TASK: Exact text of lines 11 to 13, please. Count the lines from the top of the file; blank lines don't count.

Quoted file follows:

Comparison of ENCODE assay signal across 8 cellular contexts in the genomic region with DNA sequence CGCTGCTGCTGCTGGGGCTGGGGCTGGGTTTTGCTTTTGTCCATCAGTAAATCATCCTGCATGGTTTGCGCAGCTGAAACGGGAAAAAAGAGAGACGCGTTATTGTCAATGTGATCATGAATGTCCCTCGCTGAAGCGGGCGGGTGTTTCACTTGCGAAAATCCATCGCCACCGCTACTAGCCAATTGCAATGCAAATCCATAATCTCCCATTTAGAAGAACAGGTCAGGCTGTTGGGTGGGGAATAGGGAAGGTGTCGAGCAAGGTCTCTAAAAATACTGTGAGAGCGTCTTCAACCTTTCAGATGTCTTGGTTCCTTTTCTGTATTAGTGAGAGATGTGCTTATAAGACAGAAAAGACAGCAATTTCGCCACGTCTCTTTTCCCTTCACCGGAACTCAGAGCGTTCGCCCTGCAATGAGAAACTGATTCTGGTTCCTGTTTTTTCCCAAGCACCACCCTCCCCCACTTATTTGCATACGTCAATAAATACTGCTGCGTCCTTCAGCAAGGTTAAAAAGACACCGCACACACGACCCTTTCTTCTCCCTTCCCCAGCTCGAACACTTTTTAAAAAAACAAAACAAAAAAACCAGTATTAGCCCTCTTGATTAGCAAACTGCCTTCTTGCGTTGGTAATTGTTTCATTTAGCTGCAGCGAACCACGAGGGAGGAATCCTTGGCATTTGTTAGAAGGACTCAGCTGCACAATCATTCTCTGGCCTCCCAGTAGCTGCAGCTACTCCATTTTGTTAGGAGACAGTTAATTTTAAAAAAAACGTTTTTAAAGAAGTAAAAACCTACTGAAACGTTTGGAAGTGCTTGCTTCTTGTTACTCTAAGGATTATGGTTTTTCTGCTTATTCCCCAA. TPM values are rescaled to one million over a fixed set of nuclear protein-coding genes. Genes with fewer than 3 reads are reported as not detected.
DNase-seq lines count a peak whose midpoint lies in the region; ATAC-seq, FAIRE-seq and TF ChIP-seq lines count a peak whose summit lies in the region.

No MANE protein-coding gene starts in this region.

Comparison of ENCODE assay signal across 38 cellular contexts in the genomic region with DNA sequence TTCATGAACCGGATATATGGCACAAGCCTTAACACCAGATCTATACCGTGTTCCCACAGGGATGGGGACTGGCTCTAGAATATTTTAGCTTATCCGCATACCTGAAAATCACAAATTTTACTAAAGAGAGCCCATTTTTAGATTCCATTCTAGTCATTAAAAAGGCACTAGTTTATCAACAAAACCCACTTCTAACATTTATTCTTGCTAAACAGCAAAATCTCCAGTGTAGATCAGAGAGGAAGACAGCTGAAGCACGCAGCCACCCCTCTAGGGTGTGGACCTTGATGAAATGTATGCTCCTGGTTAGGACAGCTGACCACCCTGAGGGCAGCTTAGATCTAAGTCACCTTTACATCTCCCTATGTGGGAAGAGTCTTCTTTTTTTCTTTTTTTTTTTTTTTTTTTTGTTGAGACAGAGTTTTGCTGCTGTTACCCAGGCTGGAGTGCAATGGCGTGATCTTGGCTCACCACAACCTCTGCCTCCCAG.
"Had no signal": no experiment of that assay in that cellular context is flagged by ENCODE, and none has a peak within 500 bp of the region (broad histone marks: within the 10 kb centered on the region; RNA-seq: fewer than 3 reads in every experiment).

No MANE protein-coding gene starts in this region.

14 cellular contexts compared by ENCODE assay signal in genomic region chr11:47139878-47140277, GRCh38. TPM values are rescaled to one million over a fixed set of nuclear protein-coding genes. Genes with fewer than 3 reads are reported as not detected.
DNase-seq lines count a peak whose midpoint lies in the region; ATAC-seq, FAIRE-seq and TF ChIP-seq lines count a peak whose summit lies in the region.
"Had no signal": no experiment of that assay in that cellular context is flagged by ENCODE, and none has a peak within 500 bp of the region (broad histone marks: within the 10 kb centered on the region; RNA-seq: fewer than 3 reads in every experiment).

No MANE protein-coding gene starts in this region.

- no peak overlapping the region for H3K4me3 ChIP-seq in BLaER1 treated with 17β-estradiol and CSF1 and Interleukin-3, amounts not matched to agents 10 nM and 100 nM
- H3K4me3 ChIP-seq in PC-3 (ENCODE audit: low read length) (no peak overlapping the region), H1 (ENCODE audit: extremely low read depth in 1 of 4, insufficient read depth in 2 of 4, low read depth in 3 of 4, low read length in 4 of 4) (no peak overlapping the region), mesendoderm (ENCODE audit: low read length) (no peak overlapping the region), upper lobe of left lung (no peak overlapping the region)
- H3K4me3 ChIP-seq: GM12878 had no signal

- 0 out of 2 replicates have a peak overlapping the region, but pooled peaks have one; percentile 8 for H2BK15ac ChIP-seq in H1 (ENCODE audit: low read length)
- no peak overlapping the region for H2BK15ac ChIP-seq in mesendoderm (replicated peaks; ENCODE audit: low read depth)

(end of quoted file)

- no peak overlapping the region for H3K4me3 ChIP-seq in BLaER1 treated with 17β-estradiol and CSF1 and Interleukin-3, amounts not matched to agents 10 nM and 100 nM
- H3K4me3 ChIP-seq in PC-3 (ENCODE audit: low read length) (no peak overlapping the region), H1 (ENCODE audit: extremely low read depth in 1 of 4, insufficient read depth in 2 of 4, low read depth in 3 of 4, low read length in 4 of 4) (no peak overlapping the region), mesendoderm (ENCODE audit: low read length) (no peak overlapping the region), upper lobe of left lung (no peak overlapping the region)
- H3K4me3 ChIP-seq: GM12878 had no signal